Centre for Development Studies

Borderlands, Brokers and Peacebuilding in Sri Lanka and Nepal: War to Peace Transitions viewed from the margins

November 2015 - October 2017

Principle Investigator: Professor Jonathan Goodhand, School of Oriental & African Studies (SOAS)

Research Team: Co-Investigators: Oliver Walton (University of Bath), Dr Pratyoush Onta,  (Martin Chautari),  Dr Vagisha Gunasekara, (Centre for Poverty Analysis)

Funding Body: ESRC

Total Value of Award: £392, 847

Overview of the project

This project aims to generate a better understanding of contested war to peace transitions in Nepal and Sri Lanka with a view to improving statebuilding and peacebuilding interventions in post-war contexts in South Asia and beyond. Its originality lies in an approach that takes the putative margins of the state as the primary vantage point for understanding and explaining the political and economic dynamics of 'post war' transition. By so doing it inverts the top down, centrist orientation commonly applied to studies of (and policy responses to) post-war statebuilding and reconstruction.

The overarching research question is: How have trajectories of post war transition been shaped by, and influenced, processes of political and economic change at the margins of the state?

The research consists of a structured, focused comparison of the spatial dynamics of war to peace transitions in the borderlands/frontier regions of two conflict-affected states in South Asia - Sri Lanka and Nepal. The comparison between two different types of peripheries - borderlands, which span an international border as in the case of Nepal, and internal frontiers which lie on the margins of an island state as in Sri Lanka - will be particularly fruitful in revealing differing dynamics of conflict, brokerage and post-war consolidation. These cases also represent two contrasting post-war settlements: while Sri Lanka's war ended with a military victory leading to a victor's peace; Nepal's war concluded with a negotiated settlement and a subsequent period of protracted bargaining between the centre and borderland regions. These contrasting characteristics will help us to develop an understanding of how different contextual features shape the role of borderlands and brokers in post-war transitions, and broaden the applicability of these findings to a wider set of cases in South Asia and beyond.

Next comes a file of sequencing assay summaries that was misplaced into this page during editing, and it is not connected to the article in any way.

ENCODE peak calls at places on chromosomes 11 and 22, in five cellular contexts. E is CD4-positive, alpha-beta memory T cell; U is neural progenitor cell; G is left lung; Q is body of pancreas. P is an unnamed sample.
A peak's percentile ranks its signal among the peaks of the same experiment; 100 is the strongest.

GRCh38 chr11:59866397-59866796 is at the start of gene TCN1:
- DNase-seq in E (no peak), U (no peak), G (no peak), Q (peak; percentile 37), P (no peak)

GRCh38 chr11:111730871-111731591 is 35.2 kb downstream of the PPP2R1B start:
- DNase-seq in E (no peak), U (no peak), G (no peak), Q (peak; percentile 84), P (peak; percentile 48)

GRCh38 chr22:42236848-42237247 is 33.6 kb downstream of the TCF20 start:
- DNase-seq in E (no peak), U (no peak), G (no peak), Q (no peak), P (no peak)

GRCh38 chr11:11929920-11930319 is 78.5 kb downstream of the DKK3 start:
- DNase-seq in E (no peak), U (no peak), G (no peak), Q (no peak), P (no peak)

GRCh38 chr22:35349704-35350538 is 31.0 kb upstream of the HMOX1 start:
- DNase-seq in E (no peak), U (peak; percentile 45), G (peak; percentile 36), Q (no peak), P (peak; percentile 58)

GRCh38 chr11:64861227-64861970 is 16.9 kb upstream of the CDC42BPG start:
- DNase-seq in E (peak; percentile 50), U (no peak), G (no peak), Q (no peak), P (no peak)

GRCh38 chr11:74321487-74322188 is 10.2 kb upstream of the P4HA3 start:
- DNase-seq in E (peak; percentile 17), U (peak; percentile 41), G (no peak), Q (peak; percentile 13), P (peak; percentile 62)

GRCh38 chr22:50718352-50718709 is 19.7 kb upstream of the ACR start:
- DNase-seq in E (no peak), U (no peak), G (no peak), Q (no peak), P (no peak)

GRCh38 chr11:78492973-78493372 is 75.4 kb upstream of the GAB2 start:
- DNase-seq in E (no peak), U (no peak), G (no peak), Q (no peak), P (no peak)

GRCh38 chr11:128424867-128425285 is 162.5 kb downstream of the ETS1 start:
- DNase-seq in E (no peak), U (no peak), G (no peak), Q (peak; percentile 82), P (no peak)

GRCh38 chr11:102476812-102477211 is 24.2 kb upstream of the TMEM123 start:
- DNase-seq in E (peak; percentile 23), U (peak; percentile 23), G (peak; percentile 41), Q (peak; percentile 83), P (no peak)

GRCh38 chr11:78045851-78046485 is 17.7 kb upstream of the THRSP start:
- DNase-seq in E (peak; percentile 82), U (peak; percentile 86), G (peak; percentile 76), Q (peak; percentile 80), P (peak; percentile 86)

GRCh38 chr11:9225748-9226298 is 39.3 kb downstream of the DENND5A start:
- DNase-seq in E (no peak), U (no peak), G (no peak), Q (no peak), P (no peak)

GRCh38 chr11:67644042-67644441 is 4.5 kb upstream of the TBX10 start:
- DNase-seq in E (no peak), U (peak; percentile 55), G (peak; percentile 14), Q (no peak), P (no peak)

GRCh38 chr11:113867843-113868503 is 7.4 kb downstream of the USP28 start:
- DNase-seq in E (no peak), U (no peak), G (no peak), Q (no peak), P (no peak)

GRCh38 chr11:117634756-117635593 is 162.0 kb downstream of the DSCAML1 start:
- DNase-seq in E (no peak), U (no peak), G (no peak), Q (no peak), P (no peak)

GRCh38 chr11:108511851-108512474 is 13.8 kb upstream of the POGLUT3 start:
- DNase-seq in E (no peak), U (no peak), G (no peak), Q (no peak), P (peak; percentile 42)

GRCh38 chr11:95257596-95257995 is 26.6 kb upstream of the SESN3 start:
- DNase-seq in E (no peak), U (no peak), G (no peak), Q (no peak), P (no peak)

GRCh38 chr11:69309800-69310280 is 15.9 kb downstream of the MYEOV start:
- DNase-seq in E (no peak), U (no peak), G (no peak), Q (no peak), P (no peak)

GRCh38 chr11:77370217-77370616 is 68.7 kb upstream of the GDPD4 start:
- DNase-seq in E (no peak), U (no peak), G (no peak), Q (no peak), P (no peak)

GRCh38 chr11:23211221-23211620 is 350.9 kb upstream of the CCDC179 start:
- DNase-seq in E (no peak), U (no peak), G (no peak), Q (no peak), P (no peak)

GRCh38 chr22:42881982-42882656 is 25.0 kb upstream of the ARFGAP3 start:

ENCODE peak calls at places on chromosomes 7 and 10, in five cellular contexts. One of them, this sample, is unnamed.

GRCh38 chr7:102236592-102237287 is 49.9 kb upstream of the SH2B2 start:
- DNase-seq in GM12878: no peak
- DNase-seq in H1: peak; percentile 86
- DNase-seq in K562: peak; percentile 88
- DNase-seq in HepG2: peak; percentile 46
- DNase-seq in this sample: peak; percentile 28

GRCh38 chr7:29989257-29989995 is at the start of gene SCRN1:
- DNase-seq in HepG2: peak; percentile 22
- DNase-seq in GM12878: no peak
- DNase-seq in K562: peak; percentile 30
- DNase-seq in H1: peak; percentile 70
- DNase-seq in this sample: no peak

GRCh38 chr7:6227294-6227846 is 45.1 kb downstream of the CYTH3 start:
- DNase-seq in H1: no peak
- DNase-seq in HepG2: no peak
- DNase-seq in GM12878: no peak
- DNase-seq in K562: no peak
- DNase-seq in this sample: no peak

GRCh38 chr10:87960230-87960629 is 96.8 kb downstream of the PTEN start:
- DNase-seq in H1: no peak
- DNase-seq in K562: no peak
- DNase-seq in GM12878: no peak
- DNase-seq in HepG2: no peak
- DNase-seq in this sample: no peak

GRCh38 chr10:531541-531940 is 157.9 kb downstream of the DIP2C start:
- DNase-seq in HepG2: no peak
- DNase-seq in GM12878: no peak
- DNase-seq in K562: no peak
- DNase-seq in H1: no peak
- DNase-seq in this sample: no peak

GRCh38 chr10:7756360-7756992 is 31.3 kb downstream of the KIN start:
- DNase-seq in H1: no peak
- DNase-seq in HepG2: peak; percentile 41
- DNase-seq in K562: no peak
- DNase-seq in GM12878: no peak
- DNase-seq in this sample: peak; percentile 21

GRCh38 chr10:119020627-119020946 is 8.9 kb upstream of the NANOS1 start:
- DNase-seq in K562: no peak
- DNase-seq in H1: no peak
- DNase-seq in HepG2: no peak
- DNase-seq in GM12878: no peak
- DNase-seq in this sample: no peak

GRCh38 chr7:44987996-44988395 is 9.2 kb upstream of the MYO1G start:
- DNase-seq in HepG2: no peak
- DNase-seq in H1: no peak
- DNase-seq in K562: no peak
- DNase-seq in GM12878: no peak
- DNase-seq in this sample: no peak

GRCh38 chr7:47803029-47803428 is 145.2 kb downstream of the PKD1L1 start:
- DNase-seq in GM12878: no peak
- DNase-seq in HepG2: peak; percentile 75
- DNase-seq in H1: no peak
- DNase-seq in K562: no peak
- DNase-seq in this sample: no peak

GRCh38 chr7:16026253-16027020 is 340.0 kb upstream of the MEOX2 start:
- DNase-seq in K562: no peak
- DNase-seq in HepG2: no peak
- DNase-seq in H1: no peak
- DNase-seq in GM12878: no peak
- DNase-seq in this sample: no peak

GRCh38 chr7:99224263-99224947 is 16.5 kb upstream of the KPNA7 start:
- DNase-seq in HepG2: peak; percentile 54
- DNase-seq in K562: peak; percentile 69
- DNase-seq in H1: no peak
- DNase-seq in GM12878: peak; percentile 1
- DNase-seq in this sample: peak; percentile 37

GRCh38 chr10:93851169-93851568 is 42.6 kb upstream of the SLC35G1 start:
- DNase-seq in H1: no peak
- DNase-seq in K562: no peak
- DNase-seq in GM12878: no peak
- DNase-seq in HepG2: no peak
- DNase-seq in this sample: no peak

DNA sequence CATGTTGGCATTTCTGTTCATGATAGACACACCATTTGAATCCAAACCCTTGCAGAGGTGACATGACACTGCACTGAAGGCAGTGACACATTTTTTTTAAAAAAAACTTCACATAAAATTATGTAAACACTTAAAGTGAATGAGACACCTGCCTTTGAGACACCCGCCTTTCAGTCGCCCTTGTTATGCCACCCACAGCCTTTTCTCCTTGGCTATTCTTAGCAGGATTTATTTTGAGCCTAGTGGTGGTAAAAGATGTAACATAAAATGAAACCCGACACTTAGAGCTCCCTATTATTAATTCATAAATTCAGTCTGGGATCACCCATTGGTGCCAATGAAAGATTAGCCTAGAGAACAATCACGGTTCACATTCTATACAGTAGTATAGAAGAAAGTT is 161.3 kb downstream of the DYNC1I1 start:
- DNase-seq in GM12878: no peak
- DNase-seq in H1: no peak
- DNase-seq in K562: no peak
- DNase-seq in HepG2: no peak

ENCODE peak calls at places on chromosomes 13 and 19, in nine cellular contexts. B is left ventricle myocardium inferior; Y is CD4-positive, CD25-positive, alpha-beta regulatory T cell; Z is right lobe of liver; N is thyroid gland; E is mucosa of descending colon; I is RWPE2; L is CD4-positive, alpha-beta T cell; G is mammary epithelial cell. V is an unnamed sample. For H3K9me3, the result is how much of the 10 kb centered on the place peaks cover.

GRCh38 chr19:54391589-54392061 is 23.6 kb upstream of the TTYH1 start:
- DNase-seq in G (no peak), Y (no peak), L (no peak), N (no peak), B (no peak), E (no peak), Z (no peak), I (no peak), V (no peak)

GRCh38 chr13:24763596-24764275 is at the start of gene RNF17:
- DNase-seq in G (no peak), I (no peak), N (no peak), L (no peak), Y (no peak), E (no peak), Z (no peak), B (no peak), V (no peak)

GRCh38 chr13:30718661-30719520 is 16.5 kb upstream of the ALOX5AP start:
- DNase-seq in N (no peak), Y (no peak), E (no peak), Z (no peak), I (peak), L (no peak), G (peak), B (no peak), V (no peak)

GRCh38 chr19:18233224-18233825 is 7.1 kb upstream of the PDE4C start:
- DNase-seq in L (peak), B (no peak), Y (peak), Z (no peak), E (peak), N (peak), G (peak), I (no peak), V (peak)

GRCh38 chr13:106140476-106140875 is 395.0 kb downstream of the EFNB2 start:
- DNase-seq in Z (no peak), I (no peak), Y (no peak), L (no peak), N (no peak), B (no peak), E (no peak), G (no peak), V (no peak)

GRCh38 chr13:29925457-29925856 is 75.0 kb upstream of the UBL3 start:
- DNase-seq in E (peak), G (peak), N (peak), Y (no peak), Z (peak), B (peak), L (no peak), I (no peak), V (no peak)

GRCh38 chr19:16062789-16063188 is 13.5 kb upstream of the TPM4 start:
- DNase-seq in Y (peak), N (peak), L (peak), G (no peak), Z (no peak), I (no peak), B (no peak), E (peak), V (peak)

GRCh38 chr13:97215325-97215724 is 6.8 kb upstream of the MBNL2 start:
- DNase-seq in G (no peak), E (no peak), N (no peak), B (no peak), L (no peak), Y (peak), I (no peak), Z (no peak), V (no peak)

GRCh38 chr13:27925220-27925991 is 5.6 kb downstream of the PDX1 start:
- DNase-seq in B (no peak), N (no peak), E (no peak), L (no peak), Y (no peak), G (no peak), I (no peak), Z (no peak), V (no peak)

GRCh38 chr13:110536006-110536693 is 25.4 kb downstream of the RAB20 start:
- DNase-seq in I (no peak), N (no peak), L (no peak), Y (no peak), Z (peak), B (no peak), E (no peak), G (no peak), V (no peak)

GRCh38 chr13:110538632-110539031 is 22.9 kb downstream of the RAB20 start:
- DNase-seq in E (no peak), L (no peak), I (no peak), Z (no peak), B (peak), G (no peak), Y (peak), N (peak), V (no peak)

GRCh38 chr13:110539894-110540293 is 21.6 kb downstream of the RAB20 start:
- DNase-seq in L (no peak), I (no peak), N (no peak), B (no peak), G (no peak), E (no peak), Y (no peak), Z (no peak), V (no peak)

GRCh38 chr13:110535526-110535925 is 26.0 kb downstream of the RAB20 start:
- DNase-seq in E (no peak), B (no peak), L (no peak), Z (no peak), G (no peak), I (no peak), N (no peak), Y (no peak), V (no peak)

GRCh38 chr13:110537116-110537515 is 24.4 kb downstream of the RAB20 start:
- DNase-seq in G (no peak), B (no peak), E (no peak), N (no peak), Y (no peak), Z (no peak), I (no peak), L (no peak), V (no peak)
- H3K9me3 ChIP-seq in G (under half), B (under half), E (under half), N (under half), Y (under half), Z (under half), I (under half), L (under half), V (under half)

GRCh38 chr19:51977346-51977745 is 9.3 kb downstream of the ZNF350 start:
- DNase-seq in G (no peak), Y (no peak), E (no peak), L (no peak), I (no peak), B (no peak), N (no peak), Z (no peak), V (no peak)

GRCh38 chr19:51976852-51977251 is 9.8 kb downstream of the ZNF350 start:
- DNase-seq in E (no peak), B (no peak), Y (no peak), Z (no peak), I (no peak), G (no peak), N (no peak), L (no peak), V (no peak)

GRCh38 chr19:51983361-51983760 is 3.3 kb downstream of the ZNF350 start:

The research will have three strands (national mapping study, district-based studies, and programme/broker studies), which will allow us to capture different levels of analysis and explore the connections and pathways linking structures, institutions and agents. In order to shed light on the complex international/national/local interface, the research deploys a multi-sited research design that mixes methods, including interviews, surveys, life histories and historically-informed contextual analysis.

Intended outputs and impacts

The project will produce the following key outputs:

- One edited volume drawing together key findings.
- Five journal articles.
- A set of policy guidelines for policymakers and practitioners.
- A final project report and 2 background papers.
- A set of short 'borderlands' papers in local languages, exploring the local implications of the research

The research project is designed to have a significant impact on policy discussions and outcomes. A borderland perspective unsettles an emerging policy consensus related to notions of state 'fragility', peacebuilding/statebuilding, good/good enough governance, and conflict sensitive reconstruction and development. More specifically the research will have an impact on the following actors and issues:

The research will be directly relevant to donor agencies working in Nepal and Sri Lanka, including the UN Peacebuilding Fund, UNDP, USAID, DFID, GIZ, ADB, and the World Bank. The policy guidelines will relate to a range of policy domains including: the allocation of post-conflict aid; area-based programming; the inclusion of borderland populations in peace settlements; decentralisation and post-war governance and the role of infrastructure development in post-conflict settings. The guidelines will be directly relevant to policy frameworks
linked to fragile states and post-war peacebuilding - including the UK government's Stabilisation Unit and the FCO's Building Stability Overseas (BSOS).

The research will benefit a large number of local, national and international NGOs working on development and peacebuilding in both Nepal and Sri Lanka. Key NGOs include from Sri Lanka the Centre for Policy Alternatives (CPA) and Sevalanka Foundation, and from Nepal the Asian Academy for Peace and Nepal Institute for Policy Studies.

For further information about this project, please contact:

Dr Oliver Walton:

o.e.walton@bath.ac.uk